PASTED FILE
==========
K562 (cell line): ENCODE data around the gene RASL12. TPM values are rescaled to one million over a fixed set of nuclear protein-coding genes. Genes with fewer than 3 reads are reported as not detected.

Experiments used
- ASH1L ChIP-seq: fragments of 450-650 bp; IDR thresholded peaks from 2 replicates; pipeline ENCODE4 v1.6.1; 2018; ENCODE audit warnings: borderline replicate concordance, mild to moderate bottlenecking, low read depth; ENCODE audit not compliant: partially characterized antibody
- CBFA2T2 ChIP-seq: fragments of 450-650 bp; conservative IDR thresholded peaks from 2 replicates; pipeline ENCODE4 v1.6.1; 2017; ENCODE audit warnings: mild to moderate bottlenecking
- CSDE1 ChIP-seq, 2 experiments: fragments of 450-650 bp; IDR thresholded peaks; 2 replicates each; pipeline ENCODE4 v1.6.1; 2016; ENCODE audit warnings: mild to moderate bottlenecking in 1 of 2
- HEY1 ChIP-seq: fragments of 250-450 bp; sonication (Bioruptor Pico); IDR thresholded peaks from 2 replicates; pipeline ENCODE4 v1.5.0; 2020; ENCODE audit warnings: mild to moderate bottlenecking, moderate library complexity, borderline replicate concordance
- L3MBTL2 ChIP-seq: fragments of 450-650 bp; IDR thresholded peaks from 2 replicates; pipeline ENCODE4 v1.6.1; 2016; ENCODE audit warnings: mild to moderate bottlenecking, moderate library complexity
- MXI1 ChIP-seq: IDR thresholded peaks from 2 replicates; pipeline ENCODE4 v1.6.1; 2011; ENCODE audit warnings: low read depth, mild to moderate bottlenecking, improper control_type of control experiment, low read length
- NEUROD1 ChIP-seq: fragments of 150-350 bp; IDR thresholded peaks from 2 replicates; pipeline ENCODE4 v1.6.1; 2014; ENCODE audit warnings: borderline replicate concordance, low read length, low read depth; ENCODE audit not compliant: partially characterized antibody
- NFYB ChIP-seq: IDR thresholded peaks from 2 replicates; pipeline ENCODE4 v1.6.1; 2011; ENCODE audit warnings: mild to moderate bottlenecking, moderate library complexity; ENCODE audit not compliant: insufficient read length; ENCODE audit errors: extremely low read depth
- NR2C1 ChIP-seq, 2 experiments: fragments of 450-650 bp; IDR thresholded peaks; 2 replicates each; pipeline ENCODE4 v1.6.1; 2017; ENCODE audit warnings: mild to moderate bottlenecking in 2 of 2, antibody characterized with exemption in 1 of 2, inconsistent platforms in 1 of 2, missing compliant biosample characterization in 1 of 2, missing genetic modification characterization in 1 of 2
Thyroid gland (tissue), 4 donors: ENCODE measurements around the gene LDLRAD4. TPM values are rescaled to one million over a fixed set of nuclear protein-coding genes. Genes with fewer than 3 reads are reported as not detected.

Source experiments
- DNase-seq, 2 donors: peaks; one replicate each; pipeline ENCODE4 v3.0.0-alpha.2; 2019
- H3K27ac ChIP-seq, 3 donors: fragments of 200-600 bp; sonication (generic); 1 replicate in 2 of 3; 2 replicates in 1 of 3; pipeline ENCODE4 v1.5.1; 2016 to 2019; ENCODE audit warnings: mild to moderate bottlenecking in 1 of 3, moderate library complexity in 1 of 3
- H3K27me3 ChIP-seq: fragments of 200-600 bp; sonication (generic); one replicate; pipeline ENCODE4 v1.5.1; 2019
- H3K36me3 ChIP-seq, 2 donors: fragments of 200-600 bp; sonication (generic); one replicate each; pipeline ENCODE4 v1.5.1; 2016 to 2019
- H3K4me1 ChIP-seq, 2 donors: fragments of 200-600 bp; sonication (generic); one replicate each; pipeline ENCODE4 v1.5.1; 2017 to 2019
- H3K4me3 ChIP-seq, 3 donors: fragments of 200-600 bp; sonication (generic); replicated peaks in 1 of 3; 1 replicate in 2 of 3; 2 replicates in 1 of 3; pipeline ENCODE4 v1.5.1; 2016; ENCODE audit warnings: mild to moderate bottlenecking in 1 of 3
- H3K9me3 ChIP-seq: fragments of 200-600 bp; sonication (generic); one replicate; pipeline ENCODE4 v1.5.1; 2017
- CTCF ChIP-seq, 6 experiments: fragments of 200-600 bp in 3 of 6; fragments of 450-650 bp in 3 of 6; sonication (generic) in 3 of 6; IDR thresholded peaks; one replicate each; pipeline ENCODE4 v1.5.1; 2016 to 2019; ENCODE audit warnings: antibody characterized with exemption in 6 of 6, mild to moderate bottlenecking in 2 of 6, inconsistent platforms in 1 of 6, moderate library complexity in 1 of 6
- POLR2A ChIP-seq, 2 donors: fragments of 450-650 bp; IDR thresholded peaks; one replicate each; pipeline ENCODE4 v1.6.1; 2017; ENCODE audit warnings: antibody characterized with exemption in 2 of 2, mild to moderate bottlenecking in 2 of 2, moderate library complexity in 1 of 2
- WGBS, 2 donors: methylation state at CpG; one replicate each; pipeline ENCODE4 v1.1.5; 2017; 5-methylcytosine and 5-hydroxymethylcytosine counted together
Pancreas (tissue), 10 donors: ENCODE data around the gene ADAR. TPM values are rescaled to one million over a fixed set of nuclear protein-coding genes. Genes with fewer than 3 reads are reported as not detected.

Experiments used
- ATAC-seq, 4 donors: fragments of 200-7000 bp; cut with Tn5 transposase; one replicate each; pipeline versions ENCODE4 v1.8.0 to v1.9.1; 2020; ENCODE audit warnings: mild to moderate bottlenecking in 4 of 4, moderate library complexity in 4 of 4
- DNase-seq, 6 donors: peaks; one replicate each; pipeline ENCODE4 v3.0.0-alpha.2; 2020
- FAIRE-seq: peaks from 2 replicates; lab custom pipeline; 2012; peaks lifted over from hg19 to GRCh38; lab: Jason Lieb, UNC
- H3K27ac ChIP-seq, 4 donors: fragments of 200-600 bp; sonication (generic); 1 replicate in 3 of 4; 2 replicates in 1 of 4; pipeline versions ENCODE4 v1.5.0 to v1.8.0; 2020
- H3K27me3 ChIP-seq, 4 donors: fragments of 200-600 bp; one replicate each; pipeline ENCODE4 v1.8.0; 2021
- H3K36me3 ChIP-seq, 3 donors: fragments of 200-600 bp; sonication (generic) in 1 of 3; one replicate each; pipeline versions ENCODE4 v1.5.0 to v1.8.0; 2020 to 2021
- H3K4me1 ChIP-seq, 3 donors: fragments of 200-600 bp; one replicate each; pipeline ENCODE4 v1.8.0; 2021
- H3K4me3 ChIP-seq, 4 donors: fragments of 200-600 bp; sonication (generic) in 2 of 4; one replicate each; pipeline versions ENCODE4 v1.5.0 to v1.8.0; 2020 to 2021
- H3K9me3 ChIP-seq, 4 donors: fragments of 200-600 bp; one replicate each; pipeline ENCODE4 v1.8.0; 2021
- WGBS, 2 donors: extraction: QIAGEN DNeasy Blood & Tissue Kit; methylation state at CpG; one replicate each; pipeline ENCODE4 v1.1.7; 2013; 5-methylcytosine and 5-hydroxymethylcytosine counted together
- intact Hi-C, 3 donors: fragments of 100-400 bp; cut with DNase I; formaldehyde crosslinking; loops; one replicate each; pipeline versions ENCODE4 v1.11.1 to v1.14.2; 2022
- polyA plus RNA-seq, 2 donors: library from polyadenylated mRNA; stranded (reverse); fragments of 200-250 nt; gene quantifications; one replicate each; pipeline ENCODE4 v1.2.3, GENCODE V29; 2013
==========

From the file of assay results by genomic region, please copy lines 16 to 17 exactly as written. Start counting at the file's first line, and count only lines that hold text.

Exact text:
- H3K27me3 ChIP-seq: fragments of 200-600 bp; sonication (generic); one replicate; pipeline ENCODE4 v1.5.1; 2019
- H3K36me3 ChIP-seq, 2 donors: fragments of 200-600 bp; sonication (generic); one replicate each; pipeline ENCODE4 v1.5.1; 2016 to 2019